Blockchain CIO Perspective
By Mary Kotch, EVP Global CIO, Validus Reinsurrance and Marie-Christine Razaire, Underwriter, Validus Reinsurrance
Until recently, questioning the antiquated internal processes of the Insurance Industry bordered on sacrilege. However, increasing pressure from tech upstarts has revealed that old processes must give way to new efficiencies.
Blockchain can create data efficiency where it has never before existed. What’s more, the ‘logic’ of contract creation and execution can be largely automated through the magic of Blockchain. Derivative contracts, once a black hole of information, can be assessed for risk and impact at the press of a button.
Let’s use a real-life example of how Blockchain can change the Insurance business.
Consider a homeowner applying for insurance. To price the risk correctly, the underwriter would like to know:
• Is it a wood frame?
• When was it built?
• Was the roof updated?
• Does it have an alarm system?
The insurer spends an exorbitant amount of time, money, and resources trying to verify these answers. This process is repeated year, after year, after year. The insurer then passes this information along to their brokers, agents, etc. where they repeat the process and pass to the reinsurer, and so on.
What they need is a distributed, encrypted, immutable, trustless ledger.
What they need is Blockchain.
Opportunity: Eliminate the Redundancy.
For simplicity’s sake, think of Blockchain as having two components, Claims and Attestations.
A Claim is the fact that an individual or organization puts on the immutable Blockchain. For instance, when my house was built, what my income is, or when I last checked my fire alarm batteries.
An Attestation is when a 3rd party certifies that the claim is true. For instance, when my town verifies my property title, the IRS verifies my income, or my web-enabled fire alarms verify a test.
A simple example could start off with Alice, the property owner, having Blockchain and making claims about her and the property that she claims to own. The town (who has their Blockchain for each property) is a 3rdparty that can attest that her claims are true. Alice can reference their Attestation in her Blockchain thus creating an immutable and inter-dependent system of Claims and Attestations.
Given certain assumptions, once these entries are logged onto the Blockchain it can never be edited nor can it ever be reversed. Alice will always be able to prove that she both made a claim and that the proper 3rd party Attested for its validity at a given point in time. Given the magic of encryption and digital signatures, any party that subsequently reviews the record can have confidence that it is indeed true.
Technology may completely change or eliminate the need for inspections
Now Alice wishes to sell the property to Bob. We are now introducing Bob’s Blockchain which is intertwined with the other two in an encrypted and immutable way. Any future party can now check all of the intertwined Blockchains and have confidence that any fraudulent entry would “break the chain.”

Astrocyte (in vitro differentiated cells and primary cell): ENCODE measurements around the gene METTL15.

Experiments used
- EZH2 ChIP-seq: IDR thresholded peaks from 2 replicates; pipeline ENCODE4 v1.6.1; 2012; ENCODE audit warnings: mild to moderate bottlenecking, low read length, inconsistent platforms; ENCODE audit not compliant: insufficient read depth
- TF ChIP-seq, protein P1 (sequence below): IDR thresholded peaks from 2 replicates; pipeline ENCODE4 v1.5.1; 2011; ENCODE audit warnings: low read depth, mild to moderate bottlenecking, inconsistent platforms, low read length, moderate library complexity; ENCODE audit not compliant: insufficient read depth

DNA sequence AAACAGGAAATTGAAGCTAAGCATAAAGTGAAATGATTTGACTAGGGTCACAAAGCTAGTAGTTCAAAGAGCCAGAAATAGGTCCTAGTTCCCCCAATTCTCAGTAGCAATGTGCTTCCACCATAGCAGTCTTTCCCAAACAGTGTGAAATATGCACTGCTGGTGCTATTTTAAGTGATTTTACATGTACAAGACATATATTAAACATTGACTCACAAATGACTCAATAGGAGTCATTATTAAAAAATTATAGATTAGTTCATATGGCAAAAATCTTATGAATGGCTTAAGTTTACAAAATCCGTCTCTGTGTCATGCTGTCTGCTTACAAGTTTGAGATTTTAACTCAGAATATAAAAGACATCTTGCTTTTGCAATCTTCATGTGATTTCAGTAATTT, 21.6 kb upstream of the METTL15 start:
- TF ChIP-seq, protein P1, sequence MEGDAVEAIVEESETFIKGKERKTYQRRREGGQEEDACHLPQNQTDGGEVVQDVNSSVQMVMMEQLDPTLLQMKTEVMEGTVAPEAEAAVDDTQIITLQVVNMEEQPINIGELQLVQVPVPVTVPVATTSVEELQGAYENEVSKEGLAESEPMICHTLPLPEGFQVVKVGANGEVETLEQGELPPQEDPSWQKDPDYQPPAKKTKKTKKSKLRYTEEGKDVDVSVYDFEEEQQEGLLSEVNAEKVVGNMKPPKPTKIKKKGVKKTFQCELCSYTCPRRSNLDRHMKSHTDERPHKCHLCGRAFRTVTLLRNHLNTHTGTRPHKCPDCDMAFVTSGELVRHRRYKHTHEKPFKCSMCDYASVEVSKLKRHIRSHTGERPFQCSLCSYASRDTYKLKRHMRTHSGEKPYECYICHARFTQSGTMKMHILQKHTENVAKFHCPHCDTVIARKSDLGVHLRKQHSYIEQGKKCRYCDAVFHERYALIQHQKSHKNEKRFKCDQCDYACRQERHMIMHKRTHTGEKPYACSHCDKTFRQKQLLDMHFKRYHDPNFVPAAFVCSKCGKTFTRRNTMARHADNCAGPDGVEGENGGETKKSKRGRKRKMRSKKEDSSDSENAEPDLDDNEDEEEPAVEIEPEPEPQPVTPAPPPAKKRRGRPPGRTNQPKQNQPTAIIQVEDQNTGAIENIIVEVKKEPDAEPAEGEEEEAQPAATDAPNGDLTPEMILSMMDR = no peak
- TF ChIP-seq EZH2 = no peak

Let’s say the new owner Bob wants to buy insurance for his new property. The public Blockchain can store more than just ownership info. If the asset is a building, then all the details of the building such as type, age, title, photos, etc. can and should be stored on the asset’s Blockchain.
Bob can also share his Blockchain with the insurer. The insurer can then verify ownership by examining the intertwined Blockchain history of Bob and every other Blockchain he has ever interacted with. The insurer’s ledger will have its Blockchain and add one additional ledger point verifying ownership and custody of the asset.
If coverage is bound, the insurer will add to the Blockchain of the asset, the blockchain of Bob (and the Blockchain of any other stakeholder) the details of the insurance transaction. If any claims occur, those claims would also be added as new links in the chain, so that any future transaction involving the asset will properly document the claims history. Over time, the legitimacy of the asset and the owner of the assets get stronger, more robust.
So what does this mean for the insurance industry? There are several profound changes that come to mind.
First, Blockchain will eliminate many aspects of the insurance application process. Since the customer can share history without requiring trust between parties, one can envision insurers just analyzing the Blockchain and submitting competitive bids for the business.
Second, technology may completely change or eliminate the need for inspections. In a world where the Internet of Things (IoT) devices at home can report smoke, moisture, damage, wind speed, etc. inspections seem superfluous. All this data, would, of course, be entered into Blockchain so that insurers could preclude tampering.
Property damage claim from a faulty new roof? With Blockchain, the identity of the contractor, materials used and the contractor’s insurance provider are all seconds away from being retrieved—and smart contracts could be used to trigger automatic payments.
Certificates of Insurance will also be a thing of the past. The Certificate of Insurance is an expensive and time-intensive process that, like Title Insurance, may be eliminated by Blockchain.
Lastly, use of an encrypted, immutable, trustless ledger makes insurance audits mostly unnecessary. Payroll, sales, and inventory records can all be linked to the insurers and insured via the Blockchain ledger.
The industry is just beginning to understand how to use and apply the revolutionary idea of Blockchain technology. But be forewarned: you ignore this new disruptive technology at your peril.
To paraphrase the old saying, an opportunity to use Blockchain to transform your business is never lost. A competitor is always there to find it for you.